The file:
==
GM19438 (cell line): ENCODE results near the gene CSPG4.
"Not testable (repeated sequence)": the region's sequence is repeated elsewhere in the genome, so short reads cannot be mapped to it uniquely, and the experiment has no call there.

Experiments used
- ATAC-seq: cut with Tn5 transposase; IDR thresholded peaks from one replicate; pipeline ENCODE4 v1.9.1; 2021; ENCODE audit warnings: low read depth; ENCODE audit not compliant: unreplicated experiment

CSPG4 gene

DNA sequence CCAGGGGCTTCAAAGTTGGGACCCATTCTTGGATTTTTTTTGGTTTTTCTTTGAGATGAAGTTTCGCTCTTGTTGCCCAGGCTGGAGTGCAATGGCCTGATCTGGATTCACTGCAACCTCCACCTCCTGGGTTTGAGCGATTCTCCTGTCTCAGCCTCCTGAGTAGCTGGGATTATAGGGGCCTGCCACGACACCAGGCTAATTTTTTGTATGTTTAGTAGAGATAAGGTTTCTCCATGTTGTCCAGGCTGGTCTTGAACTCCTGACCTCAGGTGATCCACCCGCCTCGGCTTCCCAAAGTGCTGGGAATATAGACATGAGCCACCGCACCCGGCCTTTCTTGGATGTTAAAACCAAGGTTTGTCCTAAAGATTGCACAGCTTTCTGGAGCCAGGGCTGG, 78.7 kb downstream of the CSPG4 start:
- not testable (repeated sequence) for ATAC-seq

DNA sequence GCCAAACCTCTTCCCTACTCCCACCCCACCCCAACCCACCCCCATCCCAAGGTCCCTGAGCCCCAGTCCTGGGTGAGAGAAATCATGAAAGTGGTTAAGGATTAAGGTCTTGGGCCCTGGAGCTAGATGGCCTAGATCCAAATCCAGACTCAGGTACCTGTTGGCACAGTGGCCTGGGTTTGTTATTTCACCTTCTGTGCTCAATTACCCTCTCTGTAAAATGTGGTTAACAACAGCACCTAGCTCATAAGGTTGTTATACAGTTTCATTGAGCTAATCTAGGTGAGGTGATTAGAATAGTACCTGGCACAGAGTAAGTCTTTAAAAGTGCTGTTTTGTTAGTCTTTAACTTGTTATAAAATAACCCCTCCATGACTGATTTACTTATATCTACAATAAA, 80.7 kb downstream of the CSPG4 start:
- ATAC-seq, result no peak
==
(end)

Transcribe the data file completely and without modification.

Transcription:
GM19438 (cell line): ENCODE results near the gene CSPG4.
"Not testable (repeated sequence)": the region's sequence is repeated elsewhere in the genome, so short reads cannot be mapped to it uniquely, and the experiment has no call there.

Experiments used
- ATAC-seq: cut with Tn5 transposase; IDR thresholded peaks from one replicate; pipeline ENCODE4 v1.9.1; 2021; ENCODE audit warnings: low read depth; ENCODE audit not compliant: unreplicated experiment

CSPG4 gene

DNA sequence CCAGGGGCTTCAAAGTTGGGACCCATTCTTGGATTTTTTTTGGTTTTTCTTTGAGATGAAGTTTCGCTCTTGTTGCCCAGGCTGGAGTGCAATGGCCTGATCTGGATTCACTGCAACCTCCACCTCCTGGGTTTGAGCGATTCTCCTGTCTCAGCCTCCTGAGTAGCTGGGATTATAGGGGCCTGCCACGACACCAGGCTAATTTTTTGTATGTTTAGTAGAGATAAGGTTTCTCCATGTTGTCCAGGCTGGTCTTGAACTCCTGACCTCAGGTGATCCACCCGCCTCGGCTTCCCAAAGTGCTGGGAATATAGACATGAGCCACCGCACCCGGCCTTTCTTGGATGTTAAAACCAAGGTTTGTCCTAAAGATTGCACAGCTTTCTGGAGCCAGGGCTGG, 78.7 kb downstream of the CSPG4 start:
- not testable (repeated sequence) for ATAC-seq

DNA sequence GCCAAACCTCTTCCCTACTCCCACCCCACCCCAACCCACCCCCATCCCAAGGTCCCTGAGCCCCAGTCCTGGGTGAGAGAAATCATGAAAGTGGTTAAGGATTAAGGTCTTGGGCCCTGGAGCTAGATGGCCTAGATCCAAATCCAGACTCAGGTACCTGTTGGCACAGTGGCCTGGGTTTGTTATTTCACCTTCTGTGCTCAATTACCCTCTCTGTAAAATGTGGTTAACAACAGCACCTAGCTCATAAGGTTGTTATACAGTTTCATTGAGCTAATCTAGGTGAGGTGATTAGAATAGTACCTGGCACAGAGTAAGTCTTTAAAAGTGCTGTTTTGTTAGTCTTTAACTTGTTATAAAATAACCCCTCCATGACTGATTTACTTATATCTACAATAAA, 80.7 kb downstream of the CSPG4 start:
- ATAC-seq, result no peak